DR: This is going to sound like a bit of a cop out, but I would say that I’ve found something useful—some kernel, some seed—in all of the craft essays. At present, I’m particularly taken with Michael Wasson’s essay, in part because it does a kind of triangulation between poetry and art that I am also doing. In his piece, he is filing in the gaps, creating gaps, making a new text through a collaboration with an Eduardo Corral poem that is itself a response to a work of art by Tino Rodriguez. Michael’s text is not only textual; it is also visual. It points toward art, it points towards semiotics, it points toward language, it points toward the self, it points toward the Nez Perce, it points back at us. I just taught his astonishingly good “This Dusk is a Mouth Full of Prayer,” as a master text on the line break. I see in this poem things I’m trying to do in my own work. I love learning from this book!
CMF: I don’t know that this is a technique, but the one thing I noticed that was a theme or thread running through the craft essays was agency, empowerment, and healing. I keep thinking of Audre Lorde, and her essay about “using the master’s tools.” The essays and poems through Native Voices are consistently working to “dismantle the master’s house” insofar as they modify, tweak, and queer the English language. Sleeping indigenous languages wake up in the poems and prose, old stories and songs are brought back. Native poets are not using the master’s tools but modifying them to dismantle houses built for colonization and for control of Native people. This agency and power is exciting to me. This inspires me and is one of the greatest lessons of the text.
Can each of you please choose an excerpt from an essay, a poem, or part of a poem and speak to how it has impacted your perception of poetry?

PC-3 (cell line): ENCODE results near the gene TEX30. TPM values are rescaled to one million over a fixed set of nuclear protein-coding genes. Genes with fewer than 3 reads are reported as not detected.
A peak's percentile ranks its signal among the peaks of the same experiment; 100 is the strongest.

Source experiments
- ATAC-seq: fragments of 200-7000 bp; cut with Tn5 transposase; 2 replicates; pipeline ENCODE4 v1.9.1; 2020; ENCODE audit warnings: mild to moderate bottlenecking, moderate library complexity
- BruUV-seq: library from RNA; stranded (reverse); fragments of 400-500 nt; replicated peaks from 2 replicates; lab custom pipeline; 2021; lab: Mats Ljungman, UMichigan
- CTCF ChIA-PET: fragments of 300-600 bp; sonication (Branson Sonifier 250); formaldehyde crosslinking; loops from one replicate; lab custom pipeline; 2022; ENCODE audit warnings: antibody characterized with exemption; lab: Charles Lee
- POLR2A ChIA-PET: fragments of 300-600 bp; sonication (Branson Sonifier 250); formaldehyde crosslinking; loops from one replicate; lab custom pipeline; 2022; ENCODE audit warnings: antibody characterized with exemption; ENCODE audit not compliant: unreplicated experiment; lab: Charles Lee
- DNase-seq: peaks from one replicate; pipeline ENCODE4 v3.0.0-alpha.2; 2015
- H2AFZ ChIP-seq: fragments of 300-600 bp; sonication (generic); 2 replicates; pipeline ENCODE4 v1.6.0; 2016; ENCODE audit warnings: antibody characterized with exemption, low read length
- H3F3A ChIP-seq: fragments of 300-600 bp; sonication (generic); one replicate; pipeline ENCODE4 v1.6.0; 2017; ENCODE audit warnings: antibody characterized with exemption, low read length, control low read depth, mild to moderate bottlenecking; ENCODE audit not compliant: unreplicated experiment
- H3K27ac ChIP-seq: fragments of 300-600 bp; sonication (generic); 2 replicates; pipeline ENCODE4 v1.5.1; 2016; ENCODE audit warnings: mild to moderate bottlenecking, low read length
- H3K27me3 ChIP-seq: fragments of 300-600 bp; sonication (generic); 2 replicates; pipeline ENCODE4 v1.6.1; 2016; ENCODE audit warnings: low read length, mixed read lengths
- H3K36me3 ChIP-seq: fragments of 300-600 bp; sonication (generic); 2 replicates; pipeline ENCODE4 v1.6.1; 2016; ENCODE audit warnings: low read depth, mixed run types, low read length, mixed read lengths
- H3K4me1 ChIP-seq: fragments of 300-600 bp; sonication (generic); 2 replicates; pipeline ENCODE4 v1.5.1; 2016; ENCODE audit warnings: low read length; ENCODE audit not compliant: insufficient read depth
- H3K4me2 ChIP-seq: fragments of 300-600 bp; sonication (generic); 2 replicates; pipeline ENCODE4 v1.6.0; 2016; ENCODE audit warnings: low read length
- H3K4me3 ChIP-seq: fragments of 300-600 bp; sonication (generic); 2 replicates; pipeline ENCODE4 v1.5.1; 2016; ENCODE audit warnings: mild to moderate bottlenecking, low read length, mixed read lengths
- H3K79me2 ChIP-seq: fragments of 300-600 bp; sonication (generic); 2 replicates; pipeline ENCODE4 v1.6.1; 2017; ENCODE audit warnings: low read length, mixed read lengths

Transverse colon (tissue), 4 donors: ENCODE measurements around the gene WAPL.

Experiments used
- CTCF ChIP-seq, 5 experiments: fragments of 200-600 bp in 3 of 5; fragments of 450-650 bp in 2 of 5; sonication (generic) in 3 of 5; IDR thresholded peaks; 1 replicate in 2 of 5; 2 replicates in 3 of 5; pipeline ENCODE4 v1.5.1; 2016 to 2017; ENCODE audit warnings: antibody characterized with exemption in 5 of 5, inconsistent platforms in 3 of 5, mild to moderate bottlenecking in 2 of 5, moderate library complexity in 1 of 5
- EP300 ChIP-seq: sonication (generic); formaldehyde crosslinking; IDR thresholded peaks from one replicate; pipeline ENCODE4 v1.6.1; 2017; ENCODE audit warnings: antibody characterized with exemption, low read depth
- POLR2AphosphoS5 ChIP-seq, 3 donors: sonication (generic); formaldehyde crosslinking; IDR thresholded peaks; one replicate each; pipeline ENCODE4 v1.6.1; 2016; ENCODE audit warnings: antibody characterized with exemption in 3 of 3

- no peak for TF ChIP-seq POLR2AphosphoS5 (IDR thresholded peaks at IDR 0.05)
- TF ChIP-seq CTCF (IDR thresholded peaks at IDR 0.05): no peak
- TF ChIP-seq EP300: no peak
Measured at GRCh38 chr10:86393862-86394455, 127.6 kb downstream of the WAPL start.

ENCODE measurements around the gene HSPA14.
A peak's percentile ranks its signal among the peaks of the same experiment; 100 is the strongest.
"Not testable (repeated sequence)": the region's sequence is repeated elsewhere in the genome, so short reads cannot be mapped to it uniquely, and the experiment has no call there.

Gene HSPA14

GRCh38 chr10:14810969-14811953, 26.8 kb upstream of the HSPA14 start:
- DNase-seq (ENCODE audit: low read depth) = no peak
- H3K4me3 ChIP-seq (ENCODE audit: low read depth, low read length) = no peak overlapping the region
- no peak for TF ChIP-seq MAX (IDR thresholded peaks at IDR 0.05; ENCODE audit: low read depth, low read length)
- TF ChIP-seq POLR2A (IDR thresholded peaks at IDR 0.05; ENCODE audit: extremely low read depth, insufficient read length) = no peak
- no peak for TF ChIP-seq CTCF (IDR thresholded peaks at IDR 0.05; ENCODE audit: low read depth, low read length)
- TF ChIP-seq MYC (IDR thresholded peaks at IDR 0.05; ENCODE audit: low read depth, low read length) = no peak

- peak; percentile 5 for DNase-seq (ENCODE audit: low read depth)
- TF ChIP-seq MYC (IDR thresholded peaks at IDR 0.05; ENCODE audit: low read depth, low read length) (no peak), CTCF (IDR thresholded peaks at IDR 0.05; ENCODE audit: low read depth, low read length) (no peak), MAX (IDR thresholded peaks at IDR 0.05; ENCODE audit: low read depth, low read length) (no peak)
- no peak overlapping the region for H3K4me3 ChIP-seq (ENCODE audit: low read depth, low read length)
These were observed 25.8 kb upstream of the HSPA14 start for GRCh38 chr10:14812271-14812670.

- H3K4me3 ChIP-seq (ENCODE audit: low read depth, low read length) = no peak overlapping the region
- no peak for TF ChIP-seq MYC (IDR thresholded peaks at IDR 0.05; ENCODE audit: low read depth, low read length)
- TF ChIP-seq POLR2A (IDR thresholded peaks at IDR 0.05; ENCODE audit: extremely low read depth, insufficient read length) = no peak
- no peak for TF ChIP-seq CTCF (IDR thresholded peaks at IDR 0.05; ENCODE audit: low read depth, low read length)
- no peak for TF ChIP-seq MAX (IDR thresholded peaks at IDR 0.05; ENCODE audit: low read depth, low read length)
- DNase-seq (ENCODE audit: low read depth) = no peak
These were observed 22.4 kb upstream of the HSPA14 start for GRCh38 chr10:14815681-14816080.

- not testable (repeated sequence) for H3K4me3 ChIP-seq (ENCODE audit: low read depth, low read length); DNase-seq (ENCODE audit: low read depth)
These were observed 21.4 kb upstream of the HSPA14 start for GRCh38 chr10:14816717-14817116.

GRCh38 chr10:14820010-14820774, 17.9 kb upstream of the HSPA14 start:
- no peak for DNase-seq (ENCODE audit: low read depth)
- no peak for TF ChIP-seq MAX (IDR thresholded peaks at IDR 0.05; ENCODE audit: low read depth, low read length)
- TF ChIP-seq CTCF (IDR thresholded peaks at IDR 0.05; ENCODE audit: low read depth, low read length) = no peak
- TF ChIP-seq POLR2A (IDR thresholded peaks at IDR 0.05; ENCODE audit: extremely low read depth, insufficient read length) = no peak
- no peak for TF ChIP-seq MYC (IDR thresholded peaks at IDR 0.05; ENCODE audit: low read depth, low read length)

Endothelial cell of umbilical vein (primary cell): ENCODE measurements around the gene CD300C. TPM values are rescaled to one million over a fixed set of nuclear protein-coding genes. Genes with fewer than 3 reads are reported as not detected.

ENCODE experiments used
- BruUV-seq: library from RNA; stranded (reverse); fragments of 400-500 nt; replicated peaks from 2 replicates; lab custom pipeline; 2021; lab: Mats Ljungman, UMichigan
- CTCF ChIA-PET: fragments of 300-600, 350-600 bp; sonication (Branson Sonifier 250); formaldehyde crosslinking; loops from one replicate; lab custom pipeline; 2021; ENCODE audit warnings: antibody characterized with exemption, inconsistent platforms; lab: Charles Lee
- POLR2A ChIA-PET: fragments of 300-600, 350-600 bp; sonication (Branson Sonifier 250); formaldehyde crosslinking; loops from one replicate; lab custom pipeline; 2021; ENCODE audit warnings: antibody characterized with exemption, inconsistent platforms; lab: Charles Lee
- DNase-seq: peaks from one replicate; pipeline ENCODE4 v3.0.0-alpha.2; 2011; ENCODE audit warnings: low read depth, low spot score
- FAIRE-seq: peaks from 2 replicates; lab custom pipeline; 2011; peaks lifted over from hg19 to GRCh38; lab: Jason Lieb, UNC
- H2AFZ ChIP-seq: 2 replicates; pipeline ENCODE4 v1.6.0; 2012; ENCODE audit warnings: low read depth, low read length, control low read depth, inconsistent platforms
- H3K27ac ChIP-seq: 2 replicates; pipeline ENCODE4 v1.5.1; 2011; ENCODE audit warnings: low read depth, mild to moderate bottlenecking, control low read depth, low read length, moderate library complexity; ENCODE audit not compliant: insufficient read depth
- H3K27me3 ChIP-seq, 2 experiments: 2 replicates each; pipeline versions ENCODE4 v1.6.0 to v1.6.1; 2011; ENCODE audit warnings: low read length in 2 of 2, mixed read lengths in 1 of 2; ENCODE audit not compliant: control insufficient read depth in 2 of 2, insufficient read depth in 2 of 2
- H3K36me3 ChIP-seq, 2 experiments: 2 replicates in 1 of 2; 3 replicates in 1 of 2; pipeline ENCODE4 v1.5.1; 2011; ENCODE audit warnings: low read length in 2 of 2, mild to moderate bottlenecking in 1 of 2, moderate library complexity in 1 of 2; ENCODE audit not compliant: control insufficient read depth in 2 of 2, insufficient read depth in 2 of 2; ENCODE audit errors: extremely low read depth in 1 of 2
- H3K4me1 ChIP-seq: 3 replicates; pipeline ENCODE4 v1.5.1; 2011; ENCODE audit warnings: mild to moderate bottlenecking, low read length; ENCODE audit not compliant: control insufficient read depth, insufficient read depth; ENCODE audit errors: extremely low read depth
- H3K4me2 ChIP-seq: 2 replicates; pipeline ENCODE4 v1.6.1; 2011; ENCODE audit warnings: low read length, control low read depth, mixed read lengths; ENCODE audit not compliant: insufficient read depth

CMF: I come back again and again to Deborah Miranda’s piece about the Wendy Rose poem, “Excavation at Santa Barbara Mission”. In her essay, Miranda talks about finding Rose’s poems in a university bookstore in Seattle and how her first encounter was, “almost like meeting a person whose arrival I had been longing for but did not know how to find. ‘Excavation’ tore off the bandages from a wound I didn’t even know my body bore. I had no idea it was possible to write that absence, that jagged rupture in history, that erasure, of my homeland’s history.”
I read that essay and the poem, as I mention in the forward, while camped along the Snake River. The site we were camped at once held the graves of many Nez Perce, most of them excavated or robbed, the contents lost to history or displayed in private collections.
It was reading the essay and the poem, and then all the poems, that I realized the omnipotence of poetry. Here, words were being added to take away. In Rose’s poem and in many poems within the anthology, the repetition becomes chant and each time we read, “They built the mission with dead Indians,” the loss becomes greater and greater and, in another way, we honor, add honor, to the dead by recognizing them. This is not minimalist work, but the work of genius to excavate a wound in the reader as well.